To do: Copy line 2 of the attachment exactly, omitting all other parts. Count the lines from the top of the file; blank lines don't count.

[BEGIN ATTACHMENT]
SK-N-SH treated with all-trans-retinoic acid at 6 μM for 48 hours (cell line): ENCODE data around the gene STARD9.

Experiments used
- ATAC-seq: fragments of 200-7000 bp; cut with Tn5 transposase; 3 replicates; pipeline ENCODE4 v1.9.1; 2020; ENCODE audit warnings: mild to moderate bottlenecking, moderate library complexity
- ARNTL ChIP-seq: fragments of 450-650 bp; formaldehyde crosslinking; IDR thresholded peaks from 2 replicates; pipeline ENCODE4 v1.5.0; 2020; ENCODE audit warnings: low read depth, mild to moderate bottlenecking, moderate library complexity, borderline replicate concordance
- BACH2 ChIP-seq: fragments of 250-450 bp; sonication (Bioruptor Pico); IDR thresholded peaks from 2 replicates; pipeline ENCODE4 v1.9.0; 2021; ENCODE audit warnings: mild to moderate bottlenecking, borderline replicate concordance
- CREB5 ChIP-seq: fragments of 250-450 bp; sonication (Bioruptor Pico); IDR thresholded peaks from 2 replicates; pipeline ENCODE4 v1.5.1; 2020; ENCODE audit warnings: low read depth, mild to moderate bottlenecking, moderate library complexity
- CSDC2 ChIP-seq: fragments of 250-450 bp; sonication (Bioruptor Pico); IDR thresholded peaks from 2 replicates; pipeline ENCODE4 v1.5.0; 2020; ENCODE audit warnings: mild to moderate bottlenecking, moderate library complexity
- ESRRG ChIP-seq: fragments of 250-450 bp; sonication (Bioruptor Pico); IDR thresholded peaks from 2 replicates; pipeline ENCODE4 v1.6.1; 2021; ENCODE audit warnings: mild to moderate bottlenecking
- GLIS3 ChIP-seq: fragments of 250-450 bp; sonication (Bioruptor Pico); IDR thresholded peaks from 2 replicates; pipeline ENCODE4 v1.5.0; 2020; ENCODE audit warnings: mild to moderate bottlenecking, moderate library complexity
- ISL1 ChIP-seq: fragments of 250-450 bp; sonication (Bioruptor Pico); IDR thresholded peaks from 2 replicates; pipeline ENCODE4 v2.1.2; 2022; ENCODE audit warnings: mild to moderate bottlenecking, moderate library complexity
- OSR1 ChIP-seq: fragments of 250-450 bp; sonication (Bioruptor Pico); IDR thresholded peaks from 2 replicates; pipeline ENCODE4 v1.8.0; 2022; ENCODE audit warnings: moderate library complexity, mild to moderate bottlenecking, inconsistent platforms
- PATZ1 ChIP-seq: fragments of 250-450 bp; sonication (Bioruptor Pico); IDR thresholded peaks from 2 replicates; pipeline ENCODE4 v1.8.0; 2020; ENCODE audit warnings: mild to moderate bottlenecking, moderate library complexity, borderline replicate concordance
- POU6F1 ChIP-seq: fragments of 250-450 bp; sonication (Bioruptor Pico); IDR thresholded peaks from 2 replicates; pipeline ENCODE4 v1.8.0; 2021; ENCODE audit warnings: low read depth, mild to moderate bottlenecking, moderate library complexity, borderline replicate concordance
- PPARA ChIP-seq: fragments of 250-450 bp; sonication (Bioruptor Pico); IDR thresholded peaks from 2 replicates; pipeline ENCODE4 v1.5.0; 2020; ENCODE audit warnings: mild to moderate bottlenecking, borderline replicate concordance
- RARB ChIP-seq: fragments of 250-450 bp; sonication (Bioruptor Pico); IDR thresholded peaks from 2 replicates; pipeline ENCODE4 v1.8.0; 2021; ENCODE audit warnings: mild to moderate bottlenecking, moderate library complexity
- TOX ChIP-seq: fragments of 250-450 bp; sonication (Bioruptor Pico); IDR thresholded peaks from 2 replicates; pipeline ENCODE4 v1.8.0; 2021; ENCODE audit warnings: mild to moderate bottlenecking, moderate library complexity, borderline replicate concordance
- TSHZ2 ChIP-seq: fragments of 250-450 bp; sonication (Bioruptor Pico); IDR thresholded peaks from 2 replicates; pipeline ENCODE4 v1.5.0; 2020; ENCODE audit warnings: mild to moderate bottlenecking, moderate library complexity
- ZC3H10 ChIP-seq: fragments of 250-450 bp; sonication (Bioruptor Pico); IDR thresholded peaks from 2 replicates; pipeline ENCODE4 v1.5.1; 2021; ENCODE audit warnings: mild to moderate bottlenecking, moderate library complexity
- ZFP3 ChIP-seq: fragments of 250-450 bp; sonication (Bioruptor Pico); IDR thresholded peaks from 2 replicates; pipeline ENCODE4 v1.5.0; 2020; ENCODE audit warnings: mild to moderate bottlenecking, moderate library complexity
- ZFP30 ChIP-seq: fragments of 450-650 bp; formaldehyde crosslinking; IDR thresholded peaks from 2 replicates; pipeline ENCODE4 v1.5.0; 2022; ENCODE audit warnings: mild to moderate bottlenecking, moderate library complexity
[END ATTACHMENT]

Experiments used